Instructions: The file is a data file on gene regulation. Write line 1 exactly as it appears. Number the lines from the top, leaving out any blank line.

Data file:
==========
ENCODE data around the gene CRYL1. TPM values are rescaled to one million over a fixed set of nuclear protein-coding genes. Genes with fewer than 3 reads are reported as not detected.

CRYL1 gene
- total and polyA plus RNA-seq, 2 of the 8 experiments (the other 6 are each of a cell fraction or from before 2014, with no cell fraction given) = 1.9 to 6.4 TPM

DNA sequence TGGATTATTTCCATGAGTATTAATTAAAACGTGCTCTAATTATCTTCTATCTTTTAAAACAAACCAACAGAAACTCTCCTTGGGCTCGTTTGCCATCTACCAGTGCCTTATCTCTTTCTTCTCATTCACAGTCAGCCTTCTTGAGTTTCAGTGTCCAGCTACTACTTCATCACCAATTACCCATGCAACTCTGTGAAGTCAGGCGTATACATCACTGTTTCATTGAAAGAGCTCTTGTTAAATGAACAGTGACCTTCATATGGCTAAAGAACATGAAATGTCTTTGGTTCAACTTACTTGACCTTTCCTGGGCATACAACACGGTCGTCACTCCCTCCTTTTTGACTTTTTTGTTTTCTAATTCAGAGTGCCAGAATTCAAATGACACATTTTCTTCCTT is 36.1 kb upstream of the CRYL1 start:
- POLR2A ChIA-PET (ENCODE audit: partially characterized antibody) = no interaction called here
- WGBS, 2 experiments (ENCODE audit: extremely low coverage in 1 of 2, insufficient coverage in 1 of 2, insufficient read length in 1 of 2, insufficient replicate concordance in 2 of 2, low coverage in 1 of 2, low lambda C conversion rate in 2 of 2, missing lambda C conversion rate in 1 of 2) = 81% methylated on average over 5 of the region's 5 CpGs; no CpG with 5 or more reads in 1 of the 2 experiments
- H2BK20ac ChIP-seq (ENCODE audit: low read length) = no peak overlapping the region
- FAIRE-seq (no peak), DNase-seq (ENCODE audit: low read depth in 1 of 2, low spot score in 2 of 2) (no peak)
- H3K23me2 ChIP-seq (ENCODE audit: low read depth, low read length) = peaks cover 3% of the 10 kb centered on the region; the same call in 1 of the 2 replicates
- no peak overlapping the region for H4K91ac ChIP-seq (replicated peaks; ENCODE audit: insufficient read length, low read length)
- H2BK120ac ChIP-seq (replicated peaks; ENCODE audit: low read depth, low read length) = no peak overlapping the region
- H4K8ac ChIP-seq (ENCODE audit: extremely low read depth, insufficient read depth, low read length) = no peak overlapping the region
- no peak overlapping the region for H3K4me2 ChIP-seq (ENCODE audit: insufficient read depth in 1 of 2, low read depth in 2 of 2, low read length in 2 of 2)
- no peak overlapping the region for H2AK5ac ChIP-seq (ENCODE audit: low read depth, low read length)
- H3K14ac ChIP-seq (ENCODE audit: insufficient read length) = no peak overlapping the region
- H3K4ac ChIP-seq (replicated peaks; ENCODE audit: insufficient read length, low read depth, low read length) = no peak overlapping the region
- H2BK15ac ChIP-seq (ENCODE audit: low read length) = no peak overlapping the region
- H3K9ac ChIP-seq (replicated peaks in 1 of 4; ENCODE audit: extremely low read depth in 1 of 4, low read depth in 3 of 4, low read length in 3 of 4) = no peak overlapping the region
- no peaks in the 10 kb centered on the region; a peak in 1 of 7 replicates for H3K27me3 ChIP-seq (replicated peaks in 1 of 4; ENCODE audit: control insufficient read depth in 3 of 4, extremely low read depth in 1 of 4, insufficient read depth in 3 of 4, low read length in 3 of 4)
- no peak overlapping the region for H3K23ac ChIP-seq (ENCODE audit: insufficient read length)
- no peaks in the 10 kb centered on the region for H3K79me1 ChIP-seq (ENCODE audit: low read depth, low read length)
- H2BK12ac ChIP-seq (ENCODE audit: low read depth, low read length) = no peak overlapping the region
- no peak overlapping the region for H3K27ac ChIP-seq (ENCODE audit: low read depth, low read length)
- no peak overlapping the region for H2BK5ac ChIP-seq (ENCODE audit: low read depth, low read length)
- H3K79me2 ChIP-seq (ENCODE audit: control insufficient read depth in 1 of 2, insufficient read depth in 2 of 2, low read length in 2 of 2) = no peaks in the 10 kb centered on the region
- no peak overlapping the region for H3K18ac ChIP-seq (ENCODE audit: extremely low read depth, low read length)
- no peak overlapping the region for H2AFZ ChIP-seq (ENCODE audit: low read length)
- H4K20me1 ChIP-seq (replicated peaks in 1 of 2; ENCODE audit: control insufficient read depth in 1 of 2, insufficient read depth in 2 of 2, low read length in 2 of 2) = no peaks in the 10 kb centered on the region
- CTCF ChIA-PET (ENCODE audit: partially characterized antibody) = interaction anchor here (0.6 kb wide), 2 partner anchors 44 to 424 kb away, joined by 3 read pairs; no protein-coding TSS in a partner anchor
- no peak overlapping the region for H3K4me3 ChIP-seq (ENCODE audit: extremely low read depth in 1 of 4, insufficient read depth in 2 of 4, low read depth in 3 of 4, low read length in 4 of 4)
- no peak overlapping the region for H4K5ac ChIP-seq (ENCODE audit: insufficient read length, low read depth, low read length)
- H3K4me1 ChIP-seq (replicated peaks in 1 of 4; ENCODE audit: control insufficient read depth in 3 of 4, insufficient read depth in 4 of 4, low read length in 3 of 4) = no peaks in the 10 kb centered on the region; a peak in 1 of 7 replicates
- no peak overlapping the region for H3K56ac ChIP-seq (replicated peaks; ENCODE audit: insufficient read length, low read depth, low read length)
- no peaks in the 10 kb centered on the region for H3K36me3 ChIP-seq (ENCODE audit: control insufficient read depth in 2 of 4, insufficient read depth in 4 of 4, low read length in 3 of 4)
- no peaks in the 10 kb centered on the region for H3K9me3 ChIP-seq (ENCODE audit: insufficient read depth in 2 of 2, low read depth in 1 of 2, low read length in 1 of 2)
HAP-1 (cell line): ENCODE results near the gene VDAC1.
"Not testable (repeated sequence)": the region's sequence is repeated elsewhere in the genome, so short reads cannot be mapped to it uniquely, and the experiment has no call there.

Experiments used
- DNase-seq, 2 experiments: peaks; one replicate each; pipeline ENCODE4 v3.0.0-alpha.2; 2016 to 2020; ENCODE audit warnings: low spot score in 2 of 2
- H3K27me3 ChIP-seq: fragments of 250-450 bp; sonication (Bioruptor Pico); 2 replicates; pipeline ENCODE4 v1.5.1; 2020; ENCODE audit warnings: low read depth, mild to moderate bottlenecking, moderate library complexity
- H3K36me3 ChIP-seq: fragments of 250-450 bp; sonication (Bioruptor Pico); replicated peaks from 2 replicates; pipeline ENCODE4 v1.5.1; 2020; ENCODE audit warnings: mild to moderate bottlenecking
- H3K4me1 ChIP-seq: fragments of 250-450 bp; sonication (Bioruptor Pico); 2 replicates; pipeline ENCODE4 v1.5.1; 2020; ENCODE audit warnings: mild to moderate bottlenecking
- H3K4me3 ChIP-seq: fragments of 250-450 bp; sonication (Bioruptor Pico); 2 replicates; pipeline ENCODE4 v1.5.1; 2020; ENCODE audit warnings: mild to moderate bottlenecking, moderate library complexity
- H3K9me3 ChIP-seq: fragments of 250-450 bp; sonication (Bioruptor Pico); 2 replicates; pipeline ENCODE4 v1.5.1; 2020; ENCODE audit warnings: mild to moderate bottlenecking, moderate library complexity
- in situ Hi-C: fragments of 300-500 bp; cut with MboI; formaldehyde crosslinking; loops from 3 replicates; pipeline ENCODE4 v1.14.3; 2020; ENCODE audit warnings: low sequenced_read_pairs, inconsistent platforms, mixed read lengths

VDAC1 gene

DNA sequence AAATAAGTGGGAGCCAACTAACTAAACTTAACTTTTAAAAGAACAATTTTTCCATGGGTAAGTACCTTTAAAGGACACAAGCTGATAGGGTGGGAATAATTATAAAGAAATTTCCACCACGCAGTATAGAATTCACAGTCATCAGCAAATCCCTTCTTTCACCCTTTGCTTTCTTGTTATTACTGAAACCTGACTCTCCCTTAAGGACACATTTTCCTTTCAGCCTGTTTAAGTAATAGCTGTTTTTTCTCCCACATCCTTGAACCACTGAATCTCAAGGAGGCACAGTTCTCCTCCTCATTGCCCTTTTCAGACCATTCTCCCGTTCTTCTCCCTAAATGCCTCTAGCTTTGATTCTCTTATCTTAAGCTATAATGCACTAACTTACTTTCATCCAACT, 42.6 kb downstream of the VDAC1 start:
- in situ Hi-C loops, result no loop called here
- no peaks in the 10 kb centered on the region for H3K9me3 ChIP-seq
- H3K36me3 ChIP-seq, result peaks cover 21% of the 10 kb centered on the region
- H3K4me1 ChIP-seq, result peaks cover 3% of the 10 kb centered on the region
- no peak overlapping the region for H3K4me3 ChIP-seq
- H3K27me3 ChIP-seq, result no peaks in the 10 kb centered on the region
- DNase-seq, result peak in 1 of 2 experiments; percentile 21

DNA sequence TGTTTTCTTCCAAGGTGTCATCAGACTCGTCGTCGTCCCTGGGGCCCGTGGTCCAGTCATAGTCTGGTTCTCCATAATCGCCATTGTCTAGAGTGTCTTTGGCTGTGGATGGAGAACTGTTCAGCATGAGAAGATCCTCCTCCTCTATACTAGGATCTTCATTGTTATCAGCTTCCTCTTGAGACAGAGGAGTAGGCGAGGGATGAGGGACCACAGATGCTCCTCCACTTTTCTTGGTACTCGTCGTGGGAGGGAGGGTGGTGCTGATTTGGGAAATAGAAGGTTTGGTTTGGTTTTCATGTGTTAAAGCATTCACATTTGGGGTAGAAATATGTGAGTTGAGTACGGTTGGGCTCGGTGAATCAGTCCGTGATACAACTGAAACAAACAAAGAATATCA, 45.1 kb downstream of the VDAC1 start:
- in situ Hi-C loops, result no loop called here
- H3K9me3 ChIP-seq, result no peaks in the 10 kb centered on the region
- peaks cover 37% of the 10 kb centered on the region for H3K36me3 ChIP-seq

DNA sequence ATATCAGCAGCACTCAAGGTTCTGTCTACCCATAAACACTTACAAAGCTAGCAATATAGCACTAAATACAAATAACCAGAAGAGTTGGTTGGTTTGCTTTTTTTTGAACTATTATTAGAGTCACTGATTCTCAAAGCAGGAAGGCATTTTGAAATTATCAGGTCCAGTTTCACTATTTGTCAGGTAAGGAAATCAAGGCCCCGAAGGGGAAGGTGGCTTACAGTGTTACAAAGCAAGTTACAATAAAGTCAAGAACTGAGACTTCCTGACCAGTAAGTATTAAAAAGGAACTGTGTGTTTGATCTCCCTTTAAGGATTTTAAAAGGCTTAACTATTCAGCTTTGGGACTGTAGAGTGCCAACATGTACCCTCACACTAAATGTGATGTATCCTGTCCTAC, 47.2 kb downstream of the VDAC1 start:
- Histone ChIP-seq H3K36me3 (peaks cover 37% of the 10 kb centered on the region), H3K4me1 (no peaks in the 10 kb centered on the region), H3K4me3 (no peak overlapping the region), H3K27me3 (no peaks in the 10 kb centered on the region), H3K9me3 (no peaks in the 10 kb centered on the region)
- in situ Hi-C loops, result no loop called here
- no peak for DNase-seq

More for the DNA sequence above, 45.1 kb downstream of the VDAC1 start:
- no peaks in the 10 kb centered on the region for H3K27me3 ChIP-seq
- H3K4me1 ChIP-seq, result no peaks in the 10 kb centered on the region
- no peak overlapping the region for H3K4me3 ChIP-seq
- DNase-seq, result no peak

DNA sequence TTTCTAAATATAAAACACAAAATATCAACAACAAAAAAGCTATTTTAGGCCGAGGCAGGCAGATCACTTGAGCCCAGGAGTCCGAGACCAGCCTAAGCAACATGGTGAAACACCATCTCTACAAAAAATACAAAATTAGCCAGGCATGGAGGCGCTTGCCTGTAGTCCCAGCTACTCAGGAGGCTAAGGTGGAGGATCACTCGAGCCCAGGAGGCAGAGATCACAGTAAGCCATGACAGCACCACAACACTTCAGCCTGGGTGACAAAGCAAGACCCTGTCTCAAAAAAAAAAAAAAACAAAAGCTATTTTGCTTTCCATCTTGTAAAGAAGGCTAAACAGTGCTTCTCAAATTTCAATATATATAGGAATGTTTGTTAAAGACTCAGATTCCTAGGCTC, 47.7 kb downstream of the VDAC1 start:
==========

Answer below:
ENCODE data around the gene CRYL1. TPM values are rescaled to one million over a fixed set of nuclear protein-coding genes. Genes with fewer than 3 reads are reported as not detected.